24-Hour Crisis Hotline: (877)SAFEGBC or (877)723-3422 Mental Health & Substance Abuse Issues

6502 Nursery Drive, Suite 100
Victoria, TX 77904
Fax: (361)578-5500

Medical Disorders
Basic InformationLookupsLatest News
Are Disinfectants Putting Nurses at Risk of COPD?Fat Collects in Lungs, Raising Asthma RiskDrug Limits Damage of Brain InjuryMore Patients With Heart Disease Die at Home Than in HospitalYour Noisy Knees May Be Trying to Tell You SomethingHealth Tip: 10 Ways to Reduce Injury RiskIs That Statin Doing You Any Good?Surgery Helps Tough-to-Treat Acid RefluxBrain Damage From Concussion Evident a Year LaterFor Kids With Genetic Condition, Statins May Be LifesaversNext-Gen Artificial Pancreas Boosts Blood Sugar ControlAHA News: Lowering Blood Pressure May Prevent New Brain Lesions in Older PeopleBladder Drug Can Cause Eye Damage: StudyGood News, Bad News on Concussions in High School SportsSteroid Shots for Painful Joints May Make Matters WorseHealth Tip: Broken Toe CareSleep Apnea Linked to Diabetic Eye DiseaseChildhood Risk Factors Can Predict Adult ObesityHealth Tip: Gum Disease Risk FactorsPut Safety First When Planning to Pack Food-to-GoA Parent's Guide to Managing Kids' Asthma During the FallWhat Foods Are Most Likely to Cause Acne Breakouts?Vision Problems Strike More Than 2 Billion GloballyLight Smoking Causes More Lung Damage Than Once Suspected: StudyHealth Tip: Choking First AidBy Mid-Century, Heat Waves Could Cover Far Bigger AreasGet Vaccinated Before Flu Takes Hold: CDCClose to 1,300 Cases of Vaping-Linked Illness Now IdentifiedMore Years of Football, Higher Odds for Brain Disease LaterPain Relief: When to Use Cold, When to Use HeatAHA News: High Triglycerides Caused a Diet Change – at Age 10Humans May Possess Ability to Regrow CartilageHealth Tip: Recognizing Bedbug Bites'Smartphone Slouching' More Serious Than It SoundsAHA News: What's Your Sense of Purpose? The Answer May Affect Your HealthDeep Brain Stimulation May Relieve Ringing in the Ears: StudyWhat Are the Risks of Pain Relief Alternatives to Opioids?Many ICU Admissions May Be Preventable, Large Study SuggestsCause of Paralyzing Illness in Kids Remains ElusiveFlu Season Is Coming: Here's How to Protect YourselfSinus Infections: What You Need to KnowFewer Teeth, Higher Risk of Heart Disease?Fungal Invasion May Drive Some Pancreatic CancersHealth Tip: Lowering Your Resting Heart RateYour Washer Might Be Breeding Drug-Resistant GermsCan Your Eating Habits Keep Alzheimer's at Bay?Prescription Opioids Linked to Poor Outcomes in Kidney PatientsCases of Serious Vaping-Linked Lung Injury Now Top 1,000Organic Chicken Less Likely to Harbor a Dangerous 'Superbug'Running the Numbers on High Blood Pressure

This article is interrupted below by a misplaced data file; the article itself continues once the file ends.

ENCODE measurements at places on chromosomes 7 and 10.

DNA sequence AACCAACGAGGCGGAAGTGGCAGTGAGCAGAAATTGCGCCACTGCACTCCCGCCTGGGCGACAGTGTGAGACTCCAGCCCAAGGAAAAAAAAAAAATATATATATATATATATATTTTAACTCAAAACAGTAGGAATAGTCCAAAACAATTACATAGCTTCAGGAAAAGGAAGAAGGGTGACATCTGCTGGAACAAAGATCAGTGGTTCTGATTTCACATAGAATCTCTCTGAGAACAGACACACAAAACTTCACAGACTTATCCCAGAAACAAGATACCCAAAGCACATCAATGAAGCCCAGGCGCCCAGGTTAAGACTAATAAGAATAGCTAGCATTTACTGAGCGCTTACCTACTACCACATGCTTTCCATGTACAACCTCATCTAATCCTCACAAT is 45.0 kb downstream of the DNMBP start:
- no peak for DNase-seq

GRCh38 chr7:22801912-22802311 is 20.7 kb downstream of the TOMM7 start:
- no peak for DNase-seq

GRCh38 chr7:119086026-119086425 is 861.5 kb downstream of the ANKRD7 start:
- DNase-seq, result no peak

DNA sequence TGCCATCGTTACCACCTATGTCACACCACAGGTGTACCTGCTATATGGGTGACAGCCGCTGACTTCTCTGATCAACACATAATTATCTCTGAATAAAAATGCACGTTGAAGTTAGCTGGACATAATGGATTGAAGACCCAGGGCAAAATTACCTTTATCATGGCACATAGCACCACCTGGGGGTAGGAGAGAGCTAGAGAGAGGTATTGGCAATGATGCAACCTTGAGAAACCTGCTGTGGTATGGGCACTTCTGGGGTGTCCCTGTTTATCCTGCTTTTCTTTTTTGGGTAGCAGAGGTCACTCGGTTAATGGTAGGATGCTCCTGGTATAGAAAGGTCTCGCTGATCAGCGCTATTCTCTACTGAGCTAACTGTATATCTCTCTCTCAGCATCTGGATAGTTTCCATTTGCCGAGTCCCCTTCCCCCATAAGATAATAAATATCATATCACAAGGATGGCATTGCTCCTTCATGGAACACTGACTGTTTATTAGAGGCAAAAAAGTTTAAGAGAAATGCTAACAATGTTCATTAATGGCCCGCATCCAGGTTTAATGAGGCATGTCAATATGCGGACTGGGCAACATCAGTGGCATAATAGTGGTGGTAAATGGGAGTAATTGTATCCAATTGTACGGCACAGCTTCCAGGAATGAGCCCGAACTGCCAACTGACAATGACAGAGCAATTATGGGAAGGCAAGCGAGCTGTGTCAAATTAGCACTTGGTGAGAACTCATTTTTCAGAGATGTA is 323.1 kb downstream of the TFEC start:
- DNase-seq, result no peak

Questions and AnswersLinks
Related Topics


Vehicle Exhaust Drives Millions of New Asthma Cases Annually

HealthDay News
by -- Robert Preidt
Updated: Apr 11th 2019

new article illustration

WEDNESDAY, April 10, 2019 (HealthDay News) -- Traffic pollution causes about 4 million new asthma cases in children worldwide each year, new research shows.

Two-thirds of these kids live in urban areas, according to the study by researchers at George Washington University in Washington, D.C.

"Our findings suggest that millions of new cases of pediatric asthma could be prevented in cities around the world by reducing air pollution," said senior study author Susan Anenberg. She is an associate professor of environmental and occupational health at the university's Milken Institute School of Public Health.

Between 2010 and 2015, about 4 million children in 194 countries developed asthma each year due to exposure to nitrogen dioxide (NO2) air pollution, the researchers said. NO2 mainly comes from vehicle exhaust.

"Improving access to cleaner forms of transportation, like electrified public transport and active commuting by cycling and walking, would not only bring down NO2 levels, but would also reduce asthma, enhance physical fitness, and cut greenhouse gas emissions," Anenberg said in a university news release.

About 13% of asthma incidence in children is linked with NO2 pollution, the study authors noted.

But among 92 of 125 major cities included in the new study, NO2 pollution accounted for more than 20% of childhood asthma cases, the findings showed.

The 10 cities with the highest rates included eight in China (with rates reaching 37% to 48%), as well as Moscow in Russia and Seoul, South Korea. In those cities, 40% of cases were linked to vehicular pollution.

Los Angeles, New York, Chicago, Las Vegas and Milwaukee were the U.S. cities with the highest percentage of pediatric asthma cases linked to NO2 air pollution.

But in actual numbers, China fared worst, with 760,000 cases of pediatric asthma linked to NO2 a year. That was followed by India at 350,000 and the United States at 240,000.

The study was published April 10 in The Lancet Planetary Health.

Air pollution is "a major environmental risk to health," according to the World Health Organization (WHO), which created air quality guidelines for NO2 and other air pollutants.

But more than 90% of the new childhood asthma cases attributable to NO2 occurred in areas that already meet the WHO guideline, the researchers noted.

According to the study's lead author, Pattanun (Ploy) Achakulwisut, a postdoctoral scientist at the Milken Institute, "That finding suggests that the WHO guideline for NO2 may need to be re-evaluated to make sure it is sufficiently protective of children's health."

An estimated 235 million people worldwide have asthma, which can cause wheezing and life-threatening respiratory attacks.

More information

The American Lung Association has more on childhood asthma.